Mutual fund gains and losses have tax consequences

MUTUAL FUNDS

March 27, 1994|By WERNER RENBERG | WERNER RENBERG,1994 Werner Renberg

With the filing deadline for income tax returns approaching, readers' questions and comments have been focusing on the mutual fund aspects of their forms. A few of general interest are:

* "I've been using two Vanguard bond fund accounts that offer free checks. Will I have to pay capital gains tax on my checks?"

Every sale of shares in a bond or equity fund outside an individual retirement account (IRA) or other tax-deferred plan may result in a short-or long-term taxable capital gain (if you sell shares for more than their cost) or capital loss (if you sell them for less).

When you draw a check on any mutual fund, you cause shares to be sold. If it's on a bond fund -- instead of a money market fund, whose share price is managed to stay at $1 -- the sale can result in a gain or loss. Net long-term capital gains are taxed at up to 28 percent. Short-term gains are taxed at ordinary income rates -- up to 39.6 percent. If you have a net capital loss, you can apply up to $3,000 against other income, thereby reducing your taxable income.

* "Are reinvested dividends considered the same as purchases?"

Yes. When you buy shares of a mutual fund outside a tax-deferred account, the Internal Revenue Service does not distinguish between money from a paycheck or other sources, including reinvested dividend or capital gains distributions.

* "What are the tax implications involved in international funds such as Scudder's and Harbor's? I do my own taxes and am at the limit of what I can do. If I need to get into something more complicated than normal funds, I can't handle it."

Funds invested in foreign stocks that pay dividends -- of which your proportional share is taxable by IRS -- pay taxes on the income to foreign governments in your behalf and withhold your share of the taxes from the dividends they pay you.

(Bond interest isn't taxed everywhere; where it is, international bond funds may be managed to avoid incurring foreign taxes.)

Equity funds commonly report foreign taxes paid for you on IRS Form 1099-DIV so that you can avoid or reduce double taxation by (1) taking the taxes as a credit against the U.S. income tax you owe or (2) including them among itemized deductions against your income -- if you itemize.

Taking the credit is more complicated than reporting the deduction because Form 1116, on which you list your foreign income and taxes, is more complicated than Schedule A, on which you list your deductions -- that is, if you don't take the standard deduction.

But taking the foreign tax credit is also more beneficial since you get $1 credit for $1 of taxes. For deductions your recovery depends on your tax bracket. (If it's 28 percent, you recover 28 cents per $1.)

As with other tax questions, fund companies typically suggest you "contact your tax adviser for guidance" but the amount of money involved may be too small to justify paying an adviser just for this purpose.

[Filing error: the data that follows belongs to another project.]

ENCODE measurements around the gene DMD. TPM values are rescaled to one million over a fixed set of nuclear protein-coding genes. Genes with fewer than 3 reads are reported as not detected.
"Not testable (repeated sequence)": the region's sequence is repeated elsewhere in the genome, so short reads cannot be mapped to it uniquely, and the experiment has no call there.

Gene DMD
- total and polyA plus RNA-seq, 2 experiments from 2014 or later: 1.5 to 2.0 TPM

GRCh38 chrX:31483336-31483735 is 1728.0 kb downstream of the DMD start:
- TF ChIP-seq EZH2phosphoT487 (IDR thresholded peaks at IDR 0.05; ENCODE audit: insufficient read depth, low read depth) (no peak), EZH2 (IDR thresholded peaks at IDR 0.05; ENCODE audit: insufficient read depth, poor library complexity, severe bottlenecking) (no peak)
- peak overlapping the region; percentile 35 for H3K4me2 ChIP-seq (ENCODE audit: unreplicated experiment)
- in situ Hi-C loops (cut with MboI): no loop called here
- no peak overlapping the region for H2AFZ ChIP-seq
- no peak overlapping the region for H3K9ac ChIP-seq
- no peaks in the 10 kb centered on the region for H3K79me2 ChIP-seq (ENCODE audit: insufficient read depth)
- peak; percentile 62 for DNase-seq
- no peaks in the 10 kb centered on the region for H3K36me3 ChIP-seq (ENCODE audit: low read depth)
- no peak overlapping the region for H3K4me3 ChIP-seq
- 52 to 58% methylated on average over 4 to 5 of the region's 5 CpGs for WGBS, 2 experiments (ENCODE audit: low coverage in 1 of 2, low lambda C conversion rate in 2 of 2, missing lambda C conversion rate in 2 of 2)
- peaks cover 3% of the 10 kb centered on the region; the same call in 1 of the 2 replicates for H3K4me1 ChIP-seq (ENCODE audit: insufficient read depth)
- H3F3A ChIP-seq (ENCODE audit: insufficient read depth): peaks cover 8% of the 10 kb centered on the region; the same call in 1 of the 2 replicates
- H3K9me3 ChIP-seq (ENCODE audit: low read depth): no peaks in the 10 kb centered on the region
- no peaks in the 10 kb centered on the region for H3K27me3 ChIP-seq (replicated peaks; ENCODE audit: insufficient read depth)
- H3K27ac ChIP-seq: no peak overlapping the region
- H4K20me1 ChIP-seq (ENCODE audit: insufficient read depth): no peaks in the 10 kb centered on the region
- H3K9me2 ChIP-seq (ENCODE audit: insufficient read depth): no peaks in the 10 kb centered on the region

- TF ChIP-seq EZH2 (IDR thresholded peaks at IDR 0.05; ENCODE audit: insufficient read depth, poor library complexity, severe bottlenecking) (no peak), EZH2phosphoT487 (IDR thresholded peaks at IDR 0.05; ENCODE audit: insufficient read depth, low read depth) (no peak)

(An international equity fund's yield may be only 1 percent; the taxes, one-fifth of that.) IRS instructions and staffers should be able to help.

* "I sold some fund shares in 1993. How do I determine the cost basis for tax purposes? Should I use FIFO (first in, first out)?"

IRS offers four methods to calculate the cost of shares sold so that you know how big a gain you pay taxes on -- or how big a loss you may be allowed.

These calculations can be a problem if you bought shares at various prices and times (including reinvested distributions). All are explained in "Mutual Fund Distributions" (IRS Publication 564), which you should get yearly.

FIFO, one of the four, can be advantageous if your oldest shares cost more than the price at the time of your sale, enabling you to realize a capital loss. It can be disadvantageous, however, if your oldest shares cost much less than your sales price, causing you a large taxable capital gain.

If your fund company has calculated your capital gains for you and sent you -- but not IRS -- a statement reporting them, it probably used the "single-category method" to figure your "average basis."

(Putnam will use any of the four methods, as requested by its shareholders.)

You need to study the IRS booklet to determine which of the four makes the most sense for you.

* "I used FIFO last year, but my broker says I shouldn't have done it. I don't think he was right. He says I should talk to a tax man, but I am unemployed. I can't afford to go to a tax man."

You may not need a tax man. You can get free literature not only from IRS but also from fund companies, such as INVESCO (800-525-8085), Putnam (800-752-0040), Scudder (800-225-2470), and SteinRoe (800-338-2550). Vanguard (800-876-1840) offers a more comprehensive guide for $5 plus $1.50 for shipping and handling.

While it's too late for 1993, you may want to do some investment planning for 1994 and future years. You may find funds' literature helpful for this purpose, too -- especially "Tax Considerations for Investors," offered for free by T. Rowe Price (800-547-8457).

If you're thinking of switching or adding funds, remember to bear in mind potentially taxable income and capital gains distributions.

This means weighing your net from taxable vs. tax-exempt bond funds and the prospects for high vs. low distributions among equity funds.

The Tax Analysis feature on each page of Morningstar Mutual Funds, which you may find at your library, may give you a rough idea of the potential capital gains tax costs inherent in most funds you'd consider.

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